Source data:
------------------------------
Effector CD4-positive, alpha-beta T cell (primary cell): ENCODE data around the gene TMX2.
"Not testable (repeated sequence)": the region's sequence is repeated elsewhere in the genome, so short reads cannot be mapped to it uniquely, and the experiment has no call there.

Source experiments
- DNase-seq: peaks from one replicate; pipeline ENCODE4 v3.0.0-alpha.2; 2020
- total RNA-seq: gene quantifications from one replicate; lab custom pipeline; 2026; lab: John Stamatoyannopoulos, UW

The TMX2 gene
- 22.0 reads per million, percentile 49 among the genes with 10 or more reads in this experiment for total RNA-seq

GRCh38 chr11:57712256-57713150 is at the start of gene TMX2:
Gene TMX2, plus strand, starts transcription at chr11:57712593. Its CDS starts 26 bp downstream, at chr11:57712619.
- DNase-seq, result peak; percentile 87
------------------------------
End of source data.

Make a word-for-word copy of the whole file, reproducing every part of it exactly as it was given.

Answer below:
Effector CD4-positive, alpha-beta T cell (primary cell): ENCODE data around the gene TMX2.
"Not testable (repeated sequence)": the region's sequence is repeated elsewhere in the genome, so short reads cannot be mapped to it uniquely, and the experiment has no call there.

Source experiments
- DNase-seq: peaks from one replicate; pipeline ENCODE4 v3.0.0-alpha.2; 2020
- total RNA-seq: gene quantifications from one replicate; lab custom pipeline; 2026; lab: John Stamatoyannopoulos, UW

The TMX2 gene
- 22.0 reads per million, percentile 49 among the genes with 10 or more reads in this experiment for total RNA-seq

GRCh38 chr11:57712256-57713150 is at the start of gene TMX2:
Gene TMX2, plus strand, starts transcription at chr11:57712593. Its CDS starts 26 bp downstream, at chr11:57712619.
- DNase-seq, result peak; percentile 87